Are you an optimist or a pessimist? Either will be correct on occasion. The pessimist tends to rigorously analyse the available information. Many flawed projects have been halted at birth thanks to this scrutiny. However, the creative optimist will point to innovations that never achieved their potential due to a level of scrutiny that closed down rather than opened up the opportunities.

The truly astute person knows when the time is right to consider the data and when it is more appropriate to think laterally. To be able to do both is obviously an asset when trying to influence others and exercise political intelligence.

Consider the options

If you have also thought through other ways of accomplishing the objective, this will also demonstrate a ‘can do’ attitude.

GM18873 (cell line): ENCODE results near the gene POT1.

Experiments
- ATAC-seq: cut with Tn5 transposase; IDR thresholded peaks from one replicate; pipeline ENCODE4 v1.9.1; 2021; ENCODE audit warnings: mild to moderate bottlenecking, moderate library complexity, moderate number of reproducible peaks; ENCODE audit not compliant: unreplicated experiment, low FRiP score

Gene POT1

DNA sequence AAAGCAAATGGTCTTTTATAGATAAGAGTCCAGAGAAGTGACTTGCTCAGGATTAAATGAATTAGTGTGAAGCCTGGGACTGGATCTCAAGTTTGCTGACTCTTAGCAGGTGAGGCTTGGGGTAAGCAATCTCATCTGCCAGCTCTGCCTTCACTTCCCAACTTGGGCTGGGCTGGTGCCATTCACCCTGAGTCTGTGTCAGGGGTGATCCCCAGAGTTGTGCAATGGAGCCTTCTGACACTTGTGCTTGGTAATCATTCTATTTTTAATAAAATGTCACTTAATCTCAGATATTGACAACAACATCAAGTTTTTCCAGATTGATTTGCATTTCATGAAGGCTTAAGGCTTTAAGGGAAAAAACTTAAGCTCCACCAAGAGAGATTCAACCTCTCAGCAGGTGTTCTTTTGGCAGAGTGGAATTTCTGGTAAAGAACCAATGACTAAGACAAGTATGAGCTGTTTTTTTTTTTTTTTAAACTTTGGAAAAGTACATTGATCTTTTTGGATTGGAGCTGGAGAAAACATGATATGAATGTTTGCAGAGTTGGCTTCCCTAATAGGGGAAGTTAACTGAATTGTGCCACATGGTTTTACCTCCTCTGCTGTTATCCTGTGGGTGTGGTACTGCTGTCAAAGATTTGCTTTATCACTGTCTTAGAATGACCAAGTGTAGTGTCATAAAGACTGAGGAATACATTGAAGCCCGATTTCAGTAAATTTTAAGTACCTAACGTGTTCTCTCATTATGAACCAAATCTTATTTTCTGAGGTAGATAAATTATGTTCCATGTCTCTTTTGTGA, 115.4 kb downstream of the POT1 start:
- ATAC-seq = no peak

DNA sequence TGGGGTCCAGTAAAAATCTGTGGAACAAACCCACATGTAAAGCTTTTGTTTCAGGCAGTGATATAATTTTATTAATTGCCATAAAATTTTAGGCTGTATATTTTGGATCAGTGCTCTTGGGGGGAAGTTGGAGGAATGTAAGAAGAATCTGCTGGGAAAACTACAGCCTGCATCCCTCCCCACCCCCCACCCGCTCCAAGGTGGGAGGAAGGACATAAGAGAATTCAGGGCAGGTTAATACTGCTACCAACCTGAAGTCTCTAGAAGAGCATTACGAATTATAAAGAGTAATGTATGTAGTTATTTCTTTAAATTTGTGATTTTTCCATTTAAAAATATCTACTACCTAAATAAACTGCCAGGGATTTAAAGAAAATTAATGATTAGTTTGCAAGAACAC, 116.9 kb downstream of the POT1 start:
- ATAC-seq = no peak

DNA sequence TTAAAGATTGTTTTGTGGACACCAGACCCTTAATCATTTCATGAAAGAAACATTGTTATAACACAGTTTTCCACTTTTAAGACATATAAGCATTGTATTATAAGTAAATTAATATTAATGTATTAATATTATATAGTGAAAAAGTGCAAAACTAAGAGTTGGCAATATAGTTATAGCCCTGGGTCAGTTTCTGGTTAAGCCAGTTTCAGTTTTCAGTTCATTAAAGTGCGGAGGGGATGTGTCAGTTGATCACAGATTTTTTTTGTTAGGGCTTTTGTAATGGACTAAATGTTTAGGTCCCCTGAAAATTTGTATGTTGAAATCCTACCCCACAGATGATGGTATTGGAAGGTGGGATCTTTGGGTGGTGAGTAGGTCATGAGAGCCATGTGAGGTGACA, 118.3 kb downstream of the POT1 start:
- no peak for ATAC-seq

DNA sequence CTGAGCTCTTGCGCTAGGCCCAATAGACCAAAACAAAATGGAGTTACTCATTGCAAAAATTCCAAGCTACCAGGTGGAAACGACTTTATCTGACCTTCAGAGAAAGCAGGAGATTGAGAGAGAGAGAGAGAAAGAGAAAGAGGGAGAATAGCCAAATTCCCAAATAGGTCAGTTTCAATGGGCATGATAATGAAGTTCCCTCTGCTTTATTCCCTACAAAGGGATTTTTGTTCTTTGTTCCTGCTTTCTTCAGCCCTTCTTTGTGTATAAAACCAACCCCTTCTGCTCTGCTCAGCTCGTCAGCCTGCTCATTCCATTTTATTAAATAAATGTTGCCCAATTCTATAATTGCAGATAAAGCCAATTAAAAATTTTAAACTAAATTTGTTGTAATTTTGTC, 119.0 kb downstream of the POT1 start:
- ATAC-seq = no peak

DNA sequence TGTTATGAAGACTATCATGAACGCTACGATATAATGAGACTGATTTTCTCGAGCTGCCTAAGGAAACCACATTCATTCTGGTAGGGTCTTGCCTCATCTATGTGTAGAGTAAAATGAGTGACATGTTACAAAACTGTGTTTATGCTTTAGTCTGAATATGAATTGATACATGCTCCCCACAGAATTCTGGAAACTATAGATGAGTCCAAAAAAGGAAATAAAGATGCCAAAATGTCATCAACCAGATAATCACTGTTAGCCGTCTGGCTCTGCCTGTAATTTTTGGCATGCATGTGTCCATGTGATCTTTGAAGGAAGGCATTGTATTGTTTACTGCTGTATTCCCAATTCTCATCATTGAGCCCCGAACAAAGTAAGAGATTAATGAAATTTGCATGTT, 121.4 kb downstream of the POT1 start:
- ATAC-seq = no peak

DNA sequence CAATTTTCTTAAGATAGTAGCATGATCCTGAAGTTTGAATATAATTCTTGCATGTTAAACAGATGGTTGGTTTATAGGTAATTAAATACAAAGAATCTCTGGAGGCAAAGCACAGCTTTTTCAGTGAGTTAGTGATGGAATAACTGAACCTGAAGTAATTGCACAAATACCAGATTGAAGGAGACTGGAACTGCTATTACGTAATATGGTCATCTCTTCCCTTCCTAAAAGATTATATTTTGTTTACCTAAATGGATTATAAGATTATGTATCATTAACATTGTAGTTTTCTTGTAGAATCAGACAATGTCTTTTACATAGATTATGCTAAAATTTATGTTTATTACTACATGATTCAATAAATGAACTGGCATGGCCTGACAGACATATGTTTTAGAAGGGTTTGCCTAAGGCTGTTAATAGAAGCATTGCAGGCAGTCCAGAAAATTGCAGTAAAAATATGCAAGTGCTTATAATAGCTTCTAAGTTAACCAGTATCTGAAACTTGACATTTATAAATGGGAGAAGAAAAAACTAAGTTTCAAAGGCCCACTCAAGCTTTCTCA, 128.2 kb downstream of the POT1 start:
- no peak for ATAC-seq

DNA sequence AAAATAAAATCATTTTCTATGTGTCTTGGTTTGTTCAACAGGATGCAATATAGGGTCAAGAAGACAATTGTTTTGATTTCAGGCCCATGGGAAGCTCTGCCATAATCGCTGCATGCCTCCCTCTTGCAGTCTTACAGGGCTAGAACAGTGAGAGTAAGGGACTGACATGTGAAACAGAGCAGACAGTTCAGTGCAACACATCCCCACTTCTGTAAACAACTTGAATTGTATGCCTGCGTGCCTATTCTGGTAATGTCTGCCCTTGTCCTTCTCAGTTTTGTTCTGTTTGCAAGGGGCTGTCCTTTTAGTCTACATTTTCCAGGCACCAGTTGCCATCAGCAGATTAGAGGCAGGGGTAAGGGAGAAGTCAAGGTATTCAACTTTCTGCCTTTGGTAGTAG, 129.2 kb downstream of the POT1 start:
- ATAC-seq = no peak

Looking from different angles

Some of us are predominantly forward looking (‘because you can’t change the past’). Others favour being entirely clear as to where we are now, often referencing the past to substantiate this essential starting point. If you have given prior thought to both viewpoints, you will be able to counter objections from both directions.

Enemy or ally

Just because someone disagrees, you shouldn’t think of them as an enemy. More often than not they are on the same side – same organisation, even the same department – and it can make a big difference in maintaining your positive mindset if you can think of them as allies.